Strictly necessary cookies are on by default and cannot be turned off. Functional, Performance and Tracking/targeting/sharing cookies can be turned on below based on your preferences (this banner will remain available for you to accept cookies). You may change your cookie settings by deleting cookies from your browser. Then this banner will appear again. You can learn more details about cookies HERE.
Strictly necessary (always on)
Functional, Performance and Tracking/targeting/sharing (default off)
Is there a document available or in the works describing the FX3's peripheral register set (GPIO, UART, I2C, etc.)? I've read the datasheet, app notes, SDK documentation, and a number of firmware examples and they all assume the firmware stack API is used to interact with the peripherals. Are there any examples available that illustrate direct access to the peripherals?
Unless I'm misunderstanding something, without the peripheral register set, I wouldn't be able to develop an application without using the SDK which prevents me from accessing the peripherals in assembler if I run into performance issues. In some cases, the overhead of the API in both code space and time may make it difficult or impossible to take full advantage of the part's maximum performance.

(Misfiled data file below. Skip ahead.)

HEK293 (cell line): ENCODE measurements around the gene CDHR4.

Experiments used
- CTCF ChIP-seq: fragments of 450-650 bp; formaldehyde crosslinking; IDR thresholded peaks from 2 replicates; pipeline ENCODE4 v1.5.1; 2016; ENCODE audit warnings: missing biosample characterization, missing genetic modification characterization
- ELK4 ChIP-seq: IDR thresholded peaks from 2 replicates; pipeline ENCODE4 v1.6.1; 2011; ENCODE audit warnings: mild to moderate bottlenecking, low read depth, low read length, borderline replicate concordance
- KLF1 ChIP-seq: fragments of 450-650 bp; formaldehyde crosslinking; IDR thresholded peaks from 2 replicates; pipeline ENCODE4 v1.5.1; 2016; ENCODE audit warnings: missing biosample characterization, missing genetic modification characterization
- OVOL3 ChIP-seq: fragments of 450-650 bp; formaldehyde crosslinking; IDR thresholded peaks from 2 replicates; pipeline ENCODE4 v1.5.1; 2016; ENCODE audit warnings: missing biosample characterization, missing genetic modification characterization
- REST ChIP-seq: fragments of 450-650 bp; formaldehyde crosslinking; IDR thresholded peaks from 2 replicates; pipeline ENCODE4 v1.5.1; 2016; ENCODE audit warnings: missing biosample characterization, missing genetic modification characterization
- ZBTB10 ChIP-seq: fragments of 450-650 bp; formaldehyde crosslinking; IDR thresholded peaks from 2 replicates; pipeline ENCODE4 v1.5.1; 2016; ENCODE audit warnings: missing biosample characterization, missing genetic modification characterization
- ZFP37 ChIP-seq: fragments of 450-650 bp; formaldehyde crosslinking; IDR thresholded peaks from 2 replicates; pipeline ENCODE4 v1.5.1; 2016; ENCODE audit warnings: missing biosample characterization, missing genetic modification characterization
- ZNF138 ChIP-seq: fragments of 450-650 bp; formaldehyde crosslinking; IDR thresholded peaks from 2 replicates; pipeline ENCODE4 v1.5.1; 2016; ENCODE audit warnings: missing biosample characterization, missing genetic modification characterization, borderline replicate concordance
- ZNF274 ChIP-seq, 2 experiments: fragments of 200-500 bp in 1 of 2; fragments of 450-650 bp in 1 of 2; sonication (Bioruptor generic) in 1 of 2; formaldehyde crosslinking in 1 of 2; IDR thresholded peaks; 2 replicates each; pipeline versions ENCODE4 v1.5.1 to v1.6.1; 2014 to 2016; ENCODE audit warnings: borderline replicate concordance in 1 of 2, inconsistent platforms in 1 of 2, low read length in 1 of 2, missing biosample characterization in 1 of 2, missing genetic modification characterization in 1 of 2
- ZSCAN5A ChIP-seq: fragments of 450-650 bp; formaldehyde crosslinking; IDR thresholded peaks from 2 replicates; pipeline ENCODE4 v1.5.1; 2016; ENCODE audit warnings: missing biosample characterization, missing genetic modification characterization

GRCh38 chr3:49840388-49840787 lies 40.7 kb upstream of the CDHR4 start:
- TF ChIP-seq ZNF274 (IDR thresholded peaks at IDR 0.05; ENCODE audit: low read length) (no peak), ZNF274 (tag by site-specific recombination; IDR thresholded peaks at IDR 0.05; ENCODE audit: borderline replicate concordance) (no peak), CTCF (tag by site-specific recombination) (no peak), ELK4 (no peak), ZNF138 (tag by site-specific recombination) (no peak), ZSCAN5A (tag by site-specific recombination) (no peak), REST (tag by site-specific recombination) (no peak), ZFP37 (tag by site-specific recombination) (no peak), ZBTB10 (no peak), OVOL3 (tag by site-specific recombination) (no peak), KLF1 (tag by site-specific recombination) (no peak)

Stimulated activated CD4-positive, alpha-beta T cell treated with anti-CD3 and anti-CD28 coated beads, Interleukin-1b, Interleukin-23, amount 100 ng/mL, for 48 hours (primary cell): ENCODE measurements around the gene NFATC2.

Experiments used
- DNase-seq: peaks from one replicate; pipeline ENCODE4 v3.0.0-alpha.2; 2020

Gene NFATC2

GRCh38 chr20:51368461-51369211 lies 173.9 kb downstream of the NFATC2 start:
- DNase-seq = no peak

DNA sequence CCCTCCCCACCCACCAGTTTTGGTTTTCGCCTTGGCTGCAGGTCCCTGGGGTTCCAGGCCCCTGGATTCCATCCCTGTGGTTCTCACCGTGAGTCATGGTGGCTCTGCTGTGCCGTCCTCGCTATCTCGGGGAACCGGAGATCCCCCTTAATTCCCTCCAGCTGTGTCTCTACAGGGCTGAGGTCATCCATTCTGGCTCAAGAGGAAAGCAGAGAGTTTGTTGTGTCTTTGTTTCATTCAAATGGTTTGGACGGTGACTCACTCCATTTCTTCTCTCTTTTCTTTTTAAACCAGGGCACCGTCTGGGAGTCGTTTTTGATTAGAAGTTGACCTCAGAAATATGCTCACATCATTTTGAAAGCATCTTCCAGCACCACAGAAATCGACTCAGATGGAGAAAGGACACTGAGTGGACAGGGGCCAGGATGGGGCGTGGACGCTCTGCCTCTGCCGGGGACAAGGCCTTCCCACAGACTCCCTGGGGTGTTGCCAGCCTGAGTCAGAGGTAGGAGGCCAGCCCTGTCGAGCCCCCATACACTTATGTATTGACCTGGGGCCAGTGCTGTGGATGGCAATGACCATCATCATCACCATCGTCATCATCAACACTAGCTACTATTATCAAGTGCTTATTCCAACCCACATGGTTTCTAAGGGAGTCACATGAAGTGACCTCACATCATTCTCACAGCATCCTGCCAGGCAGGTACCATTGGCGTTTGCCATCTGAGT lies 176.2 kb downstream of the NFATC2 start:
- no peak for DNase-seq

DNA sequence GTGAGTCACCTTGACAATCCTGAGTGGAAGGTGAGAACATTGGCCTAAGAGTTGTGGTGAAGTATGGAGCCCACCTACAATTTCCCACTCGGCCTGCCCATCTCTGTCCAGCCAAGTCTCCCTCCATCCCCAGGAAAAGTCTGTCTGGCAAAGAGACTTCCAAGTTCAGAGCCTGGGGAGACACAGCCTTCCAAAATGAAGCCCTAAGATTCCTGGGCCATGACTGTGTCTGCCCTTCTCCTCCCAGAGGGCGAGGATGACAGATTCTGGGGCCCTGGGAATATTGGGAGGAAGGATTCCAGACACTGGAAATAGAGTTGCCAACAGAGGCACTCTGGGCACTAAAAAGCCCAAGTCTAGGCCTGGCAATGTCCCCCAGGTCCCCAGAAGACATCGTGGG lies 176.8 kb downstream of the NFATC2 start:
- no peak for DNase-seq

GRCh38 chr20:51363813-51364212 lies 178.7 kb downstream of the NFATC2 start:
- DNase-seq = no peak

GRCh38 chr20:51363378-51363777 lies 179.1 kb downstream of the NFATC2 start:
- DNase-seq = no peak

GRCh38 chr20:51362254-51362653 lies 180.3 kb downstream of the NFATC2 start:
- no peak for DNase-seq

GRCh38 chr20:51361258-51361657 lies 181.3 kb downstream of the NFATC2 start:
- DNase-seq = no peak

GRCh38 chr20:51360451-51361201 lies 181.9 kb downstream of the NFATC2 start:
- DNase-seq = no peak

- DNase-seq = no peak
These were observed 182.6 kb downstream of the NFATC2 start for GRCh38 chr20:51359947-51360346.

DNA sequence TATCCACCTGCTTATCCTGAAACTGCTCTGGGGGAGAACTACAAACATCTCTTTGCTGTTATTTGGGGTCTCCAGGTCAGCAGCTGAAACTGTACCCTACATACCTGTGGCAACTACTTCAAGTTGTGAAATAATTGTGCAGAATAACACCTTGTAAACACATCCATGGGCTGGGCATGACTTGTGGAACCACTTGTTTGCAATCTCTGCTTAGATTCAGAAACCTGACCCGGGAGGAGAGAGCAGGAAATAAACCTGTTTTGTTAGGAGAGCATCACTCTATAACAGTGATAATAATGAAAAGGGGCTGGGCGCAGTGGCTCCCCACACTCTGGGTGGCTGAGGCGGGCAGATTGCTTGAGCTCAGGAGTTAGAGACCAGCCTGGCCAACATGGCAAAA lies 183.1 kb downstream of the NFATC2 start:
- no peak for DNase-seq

In my application, I'd like to capture and decode long series of pulses that can be as short as 500 nS. My plan is to capture the widths of these pulses in an FPGA and stream them through the FX3 to a PC where they can be decoded. However, the Programmer Manual makes reference to what appear to be hardware timers associated with GPIO pins that can be used for pulse width measurement and other timing functions but there is no description of these registers or the capabilities of the timers and they don't appear in the block diagram of the part. The core has more than enough processing power to decode the pulses in real-time and if there are indeed hardware timers on the chip, I could eliminate the FPGA, but the overhead of an API and RTOS could significantly cut into the time available for decode or potentially affect the accuracy of the timing. Perhaps these hardware timers won't meet my needs, or I may be mistaken and they actually don't exist, but without a hardware desciption of the peripheral set, I can't tell.